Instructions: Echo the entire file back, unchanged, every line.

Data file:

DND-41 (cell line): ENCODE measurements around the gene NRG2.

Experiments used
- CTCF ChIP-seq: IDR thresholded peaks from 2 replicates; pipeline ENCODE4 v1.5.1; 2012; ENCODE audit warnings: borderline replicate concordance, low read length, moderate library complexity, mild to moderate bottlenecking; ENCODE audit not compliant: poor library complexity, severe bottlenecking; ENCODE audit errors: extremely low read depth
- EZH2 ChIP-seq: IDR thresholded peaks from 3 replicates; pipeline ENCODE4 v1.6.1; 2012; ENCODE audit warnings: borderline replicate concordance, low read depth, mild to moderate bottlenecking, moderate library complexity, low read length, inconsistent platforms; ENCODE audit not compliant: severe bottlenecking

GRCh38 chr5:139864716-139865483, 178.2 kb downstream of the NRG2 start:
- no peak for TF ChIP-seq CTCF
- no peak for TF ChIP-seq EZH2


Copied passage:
DND-41 (cell line): ENCODE measurements around the gene NRG2.

Experiments used
- CTCF ChIP-seq: IDR thresholded peaks from 2 replicates; pipeline ENCODE4 v1.5.1; 2012; ENCODE audit warnings: borderline replicate concordance, low read length, moderate library complexity, mild to moderate bottlenecking; ENCODE audit not compliant: poor library complexity, severe bottlenecking; ENCODE audit errors: extremely low read depth
- EZH2 ChIP-seq: IDR thresholded peaks from 3 replicates; pipeline ENCODE4 v1.6.1; 2012; ENCODE audit warnings: borderline replicate concordance, low read depth, mild to moderate bottlenecking, moderate library complexity, low read length, inconsistent platforms; ENCODE audit not compliant: severe bottlenecking

GRCh38 chr5:139864716-139865483, 178.2 kb downstream of the NRG2 start:
- no peak for TF ChIP-seq CTCF
- no peak for TF ChIP-seq EZH2